While important to both sexes, estate planning often affects women more profoundly. Women live longer on average and tend to marry older spouses, making them three times as likely as men to be widowed at 65. So for women, estate planning is a crucial part of retirement planning. And since they usually survive their spouses, women more often have the last word about how much wealth goes to family, charity or the taxman.
A fellow attorney (and award winning journalist) Deborah Jacobs recently authored an article in Forbes titled “Estate Planning for Women (And the Men who Love Them)” she indicated the below question is one every financially savvy woman should be able to answer.
What key deadlines apply when a spouse dies?
Starting in 2011, a surviving spouse can add any unused estate tax exclusion of the just deceased spouse to her own $5 million exclusion–this is called portability. So a widow can pass on as much as $10 million, untaxed, through either lifetime gifts or her will. But portability is not automatic. To get it, the executor of the estate of the first spouse to die must file an estate tax return, even if no tax is due. Surviving spouses should see to it that the form is filed even if they have nowhere near $5 million of their own, because who knows what the future holds?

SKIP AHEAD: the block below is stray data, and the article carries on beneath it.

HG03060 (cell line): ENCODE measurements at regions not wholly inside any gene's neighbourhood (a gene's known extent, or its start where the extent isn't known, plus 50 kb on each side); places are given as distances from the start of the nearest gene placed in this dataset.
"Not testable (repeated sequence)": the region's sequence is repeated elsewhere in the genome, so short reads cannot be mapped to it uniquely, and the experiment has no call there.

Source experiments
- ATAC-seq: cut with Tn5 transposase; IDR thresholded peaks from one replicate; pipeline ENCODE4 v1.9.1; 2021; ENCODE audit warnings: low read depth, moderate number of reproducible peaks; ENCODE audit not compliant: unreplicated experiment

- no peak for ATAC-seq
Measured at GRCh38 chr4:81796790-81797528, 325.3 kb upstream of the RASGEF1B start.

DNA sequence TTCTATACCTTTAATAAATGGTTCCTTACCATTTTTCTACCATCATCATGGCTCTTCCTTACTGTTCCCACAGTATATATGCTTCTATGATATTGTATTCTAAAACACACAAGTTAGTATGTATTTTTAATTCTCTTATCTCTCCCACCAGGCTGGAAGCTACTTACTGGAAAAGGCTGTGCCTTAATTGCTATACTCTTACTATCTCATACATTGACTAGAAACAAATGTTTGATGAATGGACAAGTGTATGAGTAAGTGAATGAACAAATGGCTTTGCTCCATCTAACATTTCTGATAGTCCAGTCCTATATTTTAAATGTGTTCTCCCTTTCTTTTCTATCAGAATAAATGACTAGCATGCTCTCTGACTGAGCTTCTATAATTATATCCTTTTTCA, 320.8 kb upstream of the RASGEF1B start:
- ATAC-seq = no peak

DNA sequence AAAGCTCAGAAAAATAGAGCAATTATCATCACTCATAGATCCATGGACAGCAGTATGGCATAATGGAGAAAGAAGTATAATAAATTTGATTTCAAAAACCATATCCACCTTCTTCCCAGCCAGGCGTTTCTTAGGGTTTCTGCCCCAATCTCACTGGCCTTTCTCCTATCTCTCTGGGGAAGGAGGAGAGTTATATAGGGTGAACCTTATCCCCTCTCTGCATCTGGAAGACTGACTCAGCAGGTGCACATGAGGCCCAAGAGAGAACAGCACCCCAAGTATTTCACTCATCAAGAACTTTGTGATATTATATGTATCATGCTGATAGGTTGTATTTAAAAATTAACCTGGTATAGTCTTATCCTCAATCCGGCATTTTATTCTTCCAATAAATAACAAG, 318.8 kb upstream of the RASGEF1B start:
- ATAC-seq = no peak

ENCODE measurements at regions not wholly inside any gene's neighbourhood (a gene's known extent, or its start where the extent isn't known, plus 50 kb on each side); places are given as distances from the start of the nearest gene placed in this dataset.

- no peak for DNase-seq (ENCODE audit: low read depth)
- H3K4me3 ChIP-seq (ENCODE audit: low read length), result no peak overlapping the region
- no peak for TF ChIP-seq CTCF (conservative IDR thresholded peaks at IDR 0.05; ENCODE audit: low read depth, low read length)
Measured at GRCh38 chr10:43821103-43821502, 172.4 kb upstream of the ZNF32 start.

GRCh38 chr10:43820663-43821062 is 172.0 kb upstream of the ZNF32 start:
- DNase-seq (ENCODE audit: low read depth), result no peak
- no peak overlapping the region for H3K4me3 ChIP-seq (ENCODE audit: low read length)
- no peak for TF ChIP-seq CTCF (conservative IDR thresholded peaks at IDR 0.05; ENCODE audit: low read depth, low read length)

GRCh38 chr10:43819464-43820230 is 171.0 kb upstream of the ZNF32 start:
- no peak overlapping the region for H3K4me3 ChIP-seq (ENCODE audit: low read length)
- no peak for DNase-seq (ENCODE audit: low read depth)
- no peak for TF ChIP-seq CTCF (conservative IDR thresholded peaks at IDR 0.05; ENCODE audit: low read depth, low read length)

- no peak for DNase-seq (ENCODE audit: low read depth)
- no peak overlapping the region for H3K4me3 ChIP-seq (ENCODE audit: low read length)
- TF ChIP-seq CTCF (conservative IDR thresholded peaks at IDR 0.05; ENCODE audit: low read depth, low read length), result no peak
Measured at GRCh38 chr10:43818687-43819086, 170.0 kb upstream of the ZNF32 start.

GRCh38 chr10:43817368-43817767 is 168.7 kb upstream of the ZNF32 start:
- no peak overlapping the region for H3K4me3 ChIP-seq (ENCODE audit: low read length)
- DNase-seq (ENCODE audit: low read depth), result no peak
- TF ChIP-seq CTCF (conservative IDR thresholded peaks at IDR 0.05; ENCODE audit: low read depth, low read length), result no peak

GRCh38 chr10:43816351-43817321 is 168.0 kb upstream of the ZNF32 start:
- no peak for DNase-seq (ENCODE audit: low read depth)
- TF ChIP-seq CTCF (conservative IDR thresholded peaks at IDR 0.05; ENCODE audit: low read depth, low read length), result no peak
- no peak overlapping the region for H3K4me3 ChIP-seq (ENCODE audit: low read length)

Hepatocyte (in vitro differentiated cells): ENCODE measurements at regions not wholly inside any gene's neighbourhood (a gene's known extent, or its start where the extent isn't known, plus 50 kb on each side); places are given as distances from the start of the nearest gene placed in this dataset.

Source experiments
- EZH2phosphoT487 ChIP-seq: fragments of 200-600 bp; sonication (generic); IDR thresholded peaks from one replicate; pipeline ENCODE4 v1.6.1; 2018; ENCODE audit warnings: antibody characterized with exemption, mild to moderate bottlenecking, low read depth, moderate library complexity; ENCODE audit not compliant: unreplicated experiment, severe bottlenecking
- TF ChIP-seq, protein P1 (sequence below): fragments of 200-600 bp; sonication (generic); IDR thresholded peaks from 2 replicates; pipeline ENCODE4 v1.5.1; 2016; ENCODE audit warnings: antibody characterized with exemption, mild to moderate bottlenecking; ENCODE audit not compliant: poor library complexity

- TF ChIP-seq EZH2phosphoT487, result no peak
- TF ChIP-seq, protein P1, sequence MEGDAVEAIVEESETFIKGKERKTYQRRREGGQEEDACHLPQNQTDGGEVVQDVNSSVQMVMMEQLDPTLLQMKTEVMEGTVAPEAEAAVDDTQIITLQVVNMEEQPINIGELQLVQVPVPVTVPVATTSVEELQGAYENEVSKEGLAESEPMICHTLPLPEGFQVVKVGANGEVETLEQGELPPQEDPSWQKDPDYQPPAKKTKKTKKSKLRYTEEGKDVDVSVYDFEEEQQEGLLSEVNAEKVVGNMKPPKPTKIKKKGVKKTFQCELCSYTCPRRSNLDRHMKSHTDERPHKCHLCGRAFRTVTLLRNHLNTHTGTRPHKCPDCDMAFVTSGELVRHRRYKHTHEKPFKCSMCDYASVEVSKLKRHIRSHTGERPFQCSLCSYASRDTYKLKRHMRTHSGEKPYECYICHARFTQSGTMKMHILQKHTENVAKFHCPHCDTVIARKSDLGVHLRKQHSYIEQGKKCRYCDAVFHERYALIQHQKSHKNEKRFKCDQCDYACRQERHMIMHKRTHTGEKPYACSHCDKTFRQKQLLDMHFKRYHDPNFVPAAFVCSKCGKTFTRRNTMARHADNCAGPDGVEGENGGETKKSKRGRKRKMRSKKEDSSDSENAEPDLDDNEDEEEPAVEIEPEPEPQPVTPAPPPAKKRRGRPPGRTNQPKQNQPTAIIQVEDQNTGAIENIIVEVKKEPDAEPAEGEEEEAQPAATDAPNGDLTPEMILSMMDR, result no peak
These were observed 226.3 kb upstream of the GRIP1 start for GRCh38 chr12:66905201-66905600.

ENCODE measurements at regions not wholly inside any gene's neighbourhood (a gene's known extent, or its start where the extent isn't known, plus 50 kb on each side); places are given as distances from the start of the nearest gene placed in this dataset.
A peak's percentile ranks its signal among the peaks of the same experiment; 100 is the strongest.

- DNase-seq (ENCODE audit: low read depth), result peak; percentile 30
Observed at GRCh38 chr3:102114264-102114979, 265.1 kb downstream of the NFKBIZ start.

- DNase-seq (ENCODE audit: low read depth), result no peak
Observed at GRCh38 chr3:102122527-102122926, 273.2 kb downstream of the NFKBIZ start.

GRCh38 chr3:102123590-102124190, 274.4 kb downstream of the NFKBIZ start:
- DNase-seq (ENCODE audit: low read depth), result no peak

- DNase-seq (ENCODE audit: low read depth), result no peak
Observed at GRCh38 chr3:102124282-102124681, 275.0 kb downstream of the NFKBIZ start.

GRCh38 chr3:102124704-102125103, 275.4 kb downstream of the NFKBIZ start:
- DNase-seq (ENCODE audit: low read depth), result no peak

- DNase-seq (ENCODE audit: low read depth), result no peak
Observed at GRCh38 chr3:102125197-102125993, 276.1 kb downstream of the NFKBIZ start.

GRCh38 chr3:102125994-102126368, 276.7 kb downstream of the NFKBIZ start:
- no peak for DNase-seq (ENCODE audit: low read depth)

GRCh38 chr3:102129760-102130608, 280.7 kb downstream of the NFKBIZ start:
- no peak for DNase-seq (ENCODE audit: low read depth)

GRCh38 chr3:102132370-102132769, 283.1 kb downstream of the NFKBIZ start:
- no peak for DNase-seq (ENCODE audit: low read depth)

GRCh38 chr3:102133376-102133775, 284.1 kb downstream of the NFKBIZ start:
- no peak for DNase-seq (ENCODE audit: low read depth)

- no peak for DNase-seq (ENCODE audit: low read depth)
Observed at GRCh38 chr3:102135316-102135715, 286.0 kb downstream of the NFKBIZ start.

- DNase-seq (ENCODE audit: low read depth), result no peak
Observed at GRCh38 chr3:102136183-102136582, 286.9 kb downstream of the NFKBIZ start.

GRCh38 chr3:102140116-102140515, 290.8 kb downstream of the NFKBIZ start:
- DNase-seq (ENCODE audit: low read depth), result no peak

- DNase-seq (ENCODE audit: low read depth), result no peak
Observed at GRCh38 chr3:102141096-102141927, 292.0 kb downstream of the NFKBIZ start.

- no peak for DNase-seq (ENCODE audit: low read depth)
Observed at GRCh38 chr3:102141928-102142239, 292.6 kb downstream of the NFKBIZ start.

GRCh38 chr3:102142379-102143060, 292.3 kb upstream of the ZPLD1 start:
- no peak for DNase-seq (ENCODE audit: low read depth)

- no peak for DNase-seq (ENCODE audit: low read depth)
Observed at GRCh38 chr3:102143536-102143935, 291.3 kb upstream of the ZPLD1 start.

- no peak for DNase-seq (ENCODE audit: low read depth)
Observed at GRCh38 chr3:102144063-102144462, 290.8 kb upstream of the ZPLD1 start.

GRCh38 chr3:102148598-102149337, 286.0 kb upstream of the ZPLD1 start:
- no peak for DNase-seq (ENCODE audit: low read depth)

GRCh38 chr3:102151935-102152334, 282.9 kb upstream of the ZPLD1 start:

Nine months is also the deadline if you plan to disclaim (turn down) any portion of what you inherited from a spouse so that it can go directly to your children or other family members or into a trust for their benefit. The new tax law makes it more likely that spouses will leave everything to each other outright. Other couples may want to give the survivor the right to disclaim at least some money and have it go into a family trust or bypass trust, as it is also called. This allows the survivor to make an informed decision based on her own financial resources and federal and state estate laws at that time. If you want to use this postmortem tax planning strategy, you need to keep an eye on the calendar.
Questions like this one can often trigger even more questions in your mind. Please accept my invitation to schedule a meeting where we can discuss this topic and others that might be relevant to your estate planning. Give my office a call to set a meeting.